U Memo 20-6Posted on Feb 13, 2020 in Informal Opinions - UIPA Opinions
U Memo 20-6
February 13, 2020
Solid Waste Complaint Documents
OIP determined that the Department of Health (DOH) properly redacted the names of complainants from records relating to its investigation of an environmental complaint to avoid the frustration of its legitimate government function of enforcement of environmental laws, as the disclosure of complainant’s identities could have a chilling effect on DOH’s ability to receive complaints of alleged illegal activity. OIP advised the DOH, however, to make its future redactions apparent to the reader by blacking out or striking information to be redacted. OIP further concluded that the DOH properly withheld two emails on the basis that they contained attorney-client privileged communications.
More specifically, the DOH Solid and Hazardous Waste Branch’s mission includes enforcement of environmental laws and regulations. A member of the public (Requester) made a request to DOH for “all records pertaining to NOYO Docket #155-SHW-SWS 006 concerning James Nutter, Island Recycling From March 2015 Jan 2017.” DOH sent a Notice to Requester (NTR) which indicated that it would withhold access to the portions of the requested records containing “Attorney-client privileged Doc” and “complainant id.” DOH cited “92F” as justification for its partial denial, and Requester appealed.
OIP’s first found that DOH’s NTR did not include specific legal authority for its denial, and OIP that DOH’s initial response to the record request was not in compliance with chapter 2-71, HAR.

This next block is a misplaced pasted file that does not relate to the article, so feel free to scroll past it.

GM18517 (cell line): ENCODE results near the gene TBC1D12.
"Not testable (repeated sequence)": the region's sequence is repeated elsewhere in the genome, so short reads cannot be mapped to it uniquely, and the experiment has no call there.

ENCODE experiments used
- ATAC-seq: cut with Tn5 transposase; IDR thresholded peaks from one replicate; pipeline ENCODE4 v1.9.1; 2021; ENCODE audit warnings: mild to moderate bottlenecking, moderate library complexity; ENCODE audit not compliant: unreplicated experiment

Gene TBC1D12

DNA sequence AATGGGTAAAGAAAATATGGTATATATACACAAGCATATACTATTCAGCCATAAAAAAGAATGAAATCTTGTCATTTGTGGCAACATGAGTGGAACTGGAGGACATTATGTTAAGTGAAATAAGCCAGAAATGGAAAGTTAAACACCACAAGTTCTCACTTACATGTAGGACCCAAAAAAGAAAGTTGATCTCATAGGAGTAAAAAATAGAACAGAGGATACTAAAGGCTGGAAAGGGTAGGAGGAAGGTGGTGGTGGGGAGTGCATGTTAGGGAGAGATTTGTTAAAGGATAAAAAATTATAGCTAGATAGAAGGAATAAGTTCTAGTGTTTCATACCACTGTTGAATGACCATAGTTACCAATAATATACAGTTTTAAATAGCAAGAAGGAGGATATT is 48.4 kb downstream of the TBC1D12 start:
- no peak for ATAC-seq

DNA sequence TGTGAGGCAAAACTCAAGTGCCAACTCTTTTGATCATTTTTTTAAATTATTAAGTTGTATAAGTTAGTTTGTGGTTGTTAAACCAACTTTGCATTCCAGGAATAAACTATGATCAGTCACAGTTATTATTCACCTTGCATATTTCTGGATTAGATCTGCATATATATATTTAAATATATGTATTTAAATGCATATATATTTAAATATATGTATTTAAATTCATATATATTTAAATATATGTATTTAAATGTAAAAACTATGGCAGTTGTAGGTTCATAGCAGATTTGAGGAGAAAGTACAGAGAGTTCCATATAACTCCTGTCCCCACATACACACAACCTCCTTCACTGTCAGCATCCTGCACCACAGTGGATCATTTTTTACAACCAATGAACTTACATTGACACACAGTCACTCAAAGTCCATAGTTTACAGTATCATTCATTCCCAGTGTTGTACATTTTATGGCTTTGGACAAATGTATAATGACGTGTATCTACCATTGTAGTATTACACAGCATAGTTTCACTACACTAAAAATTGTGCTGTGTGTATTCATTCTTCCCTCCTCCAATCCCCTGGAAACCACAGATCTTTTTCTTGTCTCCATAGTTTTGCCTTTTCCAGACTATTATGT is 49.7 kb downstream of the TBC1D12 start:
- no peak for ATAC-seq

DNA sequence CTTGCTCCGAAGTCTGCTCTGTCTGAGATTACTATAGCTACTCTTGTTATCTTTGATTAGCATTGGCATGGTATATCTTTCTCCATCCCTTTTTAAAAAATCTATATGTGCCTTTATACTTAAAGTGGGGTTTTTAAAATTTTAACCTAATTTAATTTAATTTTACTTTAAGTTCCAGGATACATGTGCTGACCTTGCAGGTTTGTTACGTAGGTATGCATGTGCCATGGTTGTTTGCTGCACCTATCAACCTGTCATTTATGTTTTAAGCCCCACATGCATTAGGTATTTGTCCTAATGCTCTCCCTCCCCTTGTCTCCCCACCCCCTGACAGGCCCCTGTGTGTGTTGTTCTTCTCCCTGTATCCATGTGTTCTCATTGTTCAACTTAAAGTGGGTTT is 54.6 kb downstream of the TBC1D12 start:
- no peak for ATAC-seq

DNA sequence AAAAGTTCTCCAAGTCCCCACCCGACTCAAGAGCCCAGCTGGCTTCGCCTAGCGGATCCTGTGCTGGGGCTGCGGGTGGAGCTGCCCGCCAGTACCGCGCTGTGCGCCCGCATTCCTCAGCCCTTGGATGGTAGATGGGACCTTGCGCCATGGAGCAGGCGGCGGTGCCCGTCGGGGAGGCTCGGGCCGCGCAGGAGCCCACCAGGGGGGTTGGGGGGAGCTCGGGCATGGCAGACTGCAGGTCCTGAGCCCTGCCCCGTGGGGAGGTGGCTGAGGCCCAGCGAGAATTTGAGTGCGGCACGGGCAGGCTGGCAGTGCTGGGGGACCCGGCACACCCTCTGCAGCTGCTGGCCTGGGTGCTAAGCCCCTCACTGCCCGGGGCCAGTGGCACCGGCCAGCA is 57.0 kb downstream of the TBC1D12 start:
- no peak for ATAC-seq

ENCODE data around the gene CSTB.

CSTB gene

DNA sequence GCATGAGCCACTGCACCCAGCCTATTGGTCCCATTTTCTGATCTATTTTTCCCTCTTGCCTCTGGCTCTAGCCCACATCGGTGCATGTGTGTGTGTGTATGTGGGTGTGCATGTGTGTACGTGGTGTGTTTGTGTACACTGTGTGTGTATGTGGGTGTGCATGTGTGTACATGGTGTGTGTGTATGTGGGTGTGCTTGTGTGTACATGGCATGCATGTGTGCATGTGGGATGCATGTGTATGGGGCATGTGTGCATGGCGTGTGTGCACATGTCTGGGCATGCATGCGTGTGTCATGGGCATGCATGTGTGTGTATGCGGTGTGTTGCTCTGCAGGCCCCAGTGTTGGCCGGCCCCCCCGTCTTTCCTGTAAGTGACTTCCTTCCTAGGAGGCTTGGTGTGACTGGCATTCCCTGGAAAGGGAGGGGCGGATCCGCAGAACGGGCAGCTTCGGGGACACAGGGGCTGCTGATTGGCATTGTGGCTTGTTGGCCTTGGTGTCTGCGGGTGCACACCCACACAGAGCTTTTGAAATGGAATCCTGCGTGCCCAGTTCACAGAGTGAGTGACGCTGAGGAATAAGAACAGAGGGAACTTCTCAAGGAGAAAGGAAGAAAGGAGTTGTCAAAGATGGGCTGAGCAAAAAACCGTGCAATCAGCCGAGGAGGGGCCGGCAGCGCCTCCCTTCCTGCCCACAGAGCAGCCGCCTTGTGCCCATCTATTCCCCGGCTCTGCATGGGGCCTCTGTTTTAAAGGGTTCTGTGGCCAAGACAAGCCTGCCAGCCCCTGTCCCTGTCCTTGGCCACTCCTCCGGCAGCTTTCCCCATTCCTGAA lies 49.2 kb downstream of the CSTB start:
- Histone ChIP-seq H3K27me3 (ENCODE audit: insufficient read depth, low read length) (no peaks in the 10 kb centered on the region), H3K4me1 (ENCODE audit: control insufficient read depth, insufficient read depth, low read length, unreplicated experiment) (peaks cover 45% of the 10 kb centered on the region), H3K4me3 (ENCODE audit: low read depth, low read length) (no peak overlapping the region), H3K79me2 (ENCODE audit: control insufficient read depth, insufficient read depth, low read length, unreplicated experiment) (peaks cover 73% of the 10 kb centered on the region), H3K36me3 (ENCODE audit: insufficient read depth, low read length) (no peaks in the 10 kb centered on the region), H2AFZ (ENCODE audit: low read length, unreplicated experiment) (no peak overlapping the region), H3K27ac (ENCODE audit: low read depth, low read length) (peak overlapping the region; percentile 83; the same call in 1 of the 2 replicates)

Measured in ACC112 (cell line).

In response to this appeal DOH stated that it withheld the names of complainants from the copy of the complaint it provided Requester on the basis that disclosure would have a “chilling effect on the program as no one will want to report illegal activity” and invoked section 92F‑13(3), HRS, which allows an agency to withhold records when disclosure would frustrate a legitimate government function. Based existing precedent, OIP found that disclosure of complainants’ identities for complaints alleging violations of environmental law could have a chilling effect on DOH’s ability to receive such complaints, thus frustrating its ability to conduct investigations of alleged illegal activity. OIP concluded that DOH properly invoked section 92F-13(3), HRS, for redaction of complainants’ identifying information.
DOH also withheld two email strings which it asserted contain attorney-client privileged communications between it and its attorneys regarding DOH’s defense in a pending litigation. DOH claimed it could withhold attorney-client privileged communications under section 92F-13(2), HRS, which allows an agency to withhold access to government records “pertaining to the prosecution or defense of any judicial or quasi-judicial action to which the State or any county is or may be a party, to the extent that such records would not be discoverable.” See also OIP Op. Ltr. No. F14‑01 at 6 (citing OIP Op. Ltr. No. 91‑23 at 8-9).
The Department of the Attorney General provides legal counsel to DOH, and the two email strings reviewed in camera were found to be communications between DOH employees and several deputies Attorney General about a litigation. OIP therefore concluded the emails are covered by the attorney-client privilege, and that DOH properly withheld them under section 92F-13(2), HRS.